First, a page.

Going freestyle at work
When was the last time you went freestyle at work? I’m not talking about a more casual interpretation of the dress code or rearranging the agenda at that regular meeting to start at the finishing item, or sitting in a different seat to your usual position at said meeting.
This is about changing the status quo, bringing in the new and it is tough in most organisations, whatever our level. At frontline, middle and even senior manager level the resistance to stepping outside long-established structures and processes can be palpable. Though the stakes are pretty high where the formula more or less works most organisations are missing out on the powerful creative energy of their people.
Is it a function of fear that we can’t make changes? A lack of imagination? A lack of ‘permission?’ It may be any or all of these. What’s the reality? The people we lead have every right to say ‘I can’t’ if we continue to be stuck in the proverbial mud. Unless we set the example we can’t expect our people to assume permission and take the initiative.
More experimentation, more risk…
So here’s the thing…we need to reflect on what we are doing to encourage more experimentation: more taking of the considered risks that shift the game on, save a little time, improve standards; eschewing what we’ve always done so we’ll always do it in favour of creating something better.
In my view this more experimental approach requires some particular qualities:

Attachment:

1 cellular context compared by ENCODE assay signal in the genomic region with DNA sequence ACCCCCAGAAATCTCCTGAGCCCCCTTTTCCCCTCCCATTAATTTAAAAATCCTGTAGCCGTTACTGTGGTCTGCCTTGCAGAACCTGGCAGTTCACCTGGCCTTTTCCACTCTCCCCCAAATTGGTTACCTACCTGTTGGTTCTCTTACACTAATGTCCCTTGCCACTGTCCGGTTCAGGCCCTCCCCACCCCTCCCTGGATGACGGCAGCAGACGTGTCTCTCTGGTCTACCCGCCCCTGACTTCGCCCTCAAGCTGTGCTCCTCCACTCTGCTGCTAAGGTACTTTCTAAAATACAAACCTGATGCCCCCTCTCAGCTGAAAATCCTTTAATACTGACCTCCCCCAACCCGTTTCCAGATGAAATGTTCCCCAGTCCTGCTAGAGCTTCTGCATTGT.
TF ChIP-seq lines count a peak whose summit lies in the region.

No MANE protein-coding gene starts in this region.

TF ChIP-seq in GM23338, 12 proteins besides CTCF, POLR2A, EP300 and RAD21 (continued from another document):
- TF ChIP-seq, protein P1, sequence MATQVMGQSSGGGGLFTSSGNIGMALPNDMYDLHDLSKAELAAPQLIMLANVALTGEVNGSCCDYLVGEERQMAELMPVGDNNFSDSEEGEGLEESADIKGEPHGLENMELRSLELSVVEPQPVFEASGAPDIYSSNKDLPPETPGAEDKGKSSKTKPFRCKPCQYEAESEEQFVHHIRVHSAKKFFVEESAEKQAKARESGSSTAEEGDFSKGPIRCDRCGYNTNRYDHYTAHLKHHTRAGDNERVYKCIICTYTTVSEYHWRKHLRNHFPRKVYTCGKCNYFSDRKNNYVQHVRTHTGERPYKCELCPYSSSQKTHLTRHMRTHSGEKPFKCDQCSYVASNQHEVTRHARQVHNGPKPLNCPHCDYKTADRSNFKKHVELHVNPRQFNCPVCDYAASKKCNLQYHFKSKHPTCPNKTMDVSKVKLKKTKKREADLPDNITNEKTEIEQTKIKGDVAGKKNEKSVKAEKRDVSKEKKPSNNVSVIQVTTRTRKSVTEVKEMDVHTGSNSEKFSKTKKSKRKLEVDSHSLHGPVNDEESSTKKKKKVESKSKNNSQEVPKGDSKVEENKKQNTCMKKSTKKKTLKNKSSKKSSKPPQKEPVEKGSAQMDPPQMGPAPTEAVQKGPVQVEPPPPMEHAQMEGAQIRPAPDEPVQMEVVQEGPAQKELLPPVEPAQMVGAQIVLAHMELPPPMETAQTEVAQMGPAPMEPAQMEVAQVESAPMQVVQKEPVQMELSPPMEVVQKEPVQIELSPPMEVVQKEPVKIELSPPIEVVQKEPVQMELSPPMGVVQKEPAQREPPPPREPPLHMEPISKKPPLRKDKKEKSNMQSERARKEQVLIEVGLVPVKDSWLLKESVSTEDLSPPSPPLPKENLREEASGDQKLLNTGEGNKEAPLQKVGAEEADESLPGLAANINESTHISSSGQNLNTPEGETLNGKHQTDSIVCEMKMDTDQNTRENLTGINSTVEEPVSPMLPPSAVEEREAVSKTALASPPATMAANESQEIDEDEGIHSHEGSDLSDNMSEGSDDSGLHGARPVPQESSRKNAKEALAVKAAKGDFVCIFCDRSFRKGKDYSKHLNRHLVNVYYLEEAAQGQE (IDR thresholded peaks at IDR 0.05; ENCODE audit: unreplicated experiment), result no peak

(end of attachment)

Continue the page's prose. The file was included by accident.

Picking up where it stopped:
- Putting ego and fear of reputational damage aside so that we allow for the possibility of falling on our face. In a leadership position this requires courage and a willingness to be vulnerable.
- Showing the way…if we don’t give things a go how can we expect our direct reports to?
- Extending trust by supporting people in taking considered risks and trying something different. This doesn’t mean anarchy but it does mean loosening the reins and backing others’ ideas.
- Staying close without smothering. There’s a big difference between providing support and guidance and micro-managing.
- Looking for learning. Experimentation inevitably means some stuff will fail. As leaders encouraging those involved to find out why and use the learning to go again will foster more expansive and fearless mind-sets.
So, if we’re in danger of being stuck where can we start?
- Try dumping the rigid agenda for your next meeting and brainstorming how the time should be used to greater effect going forward and for looking forward.
- Spend some time reflecting on the habits and routines you’ve developed and pick the one that’s most ‘on show’ for some attention and change.
- Canvass the views of people you’d never ask on some issue you’re currently tussling with and experiment with the answers you get, involving the people you consulted.
These may all be baby steps but steps in the right direction to opening up different thinking in your team and organisation.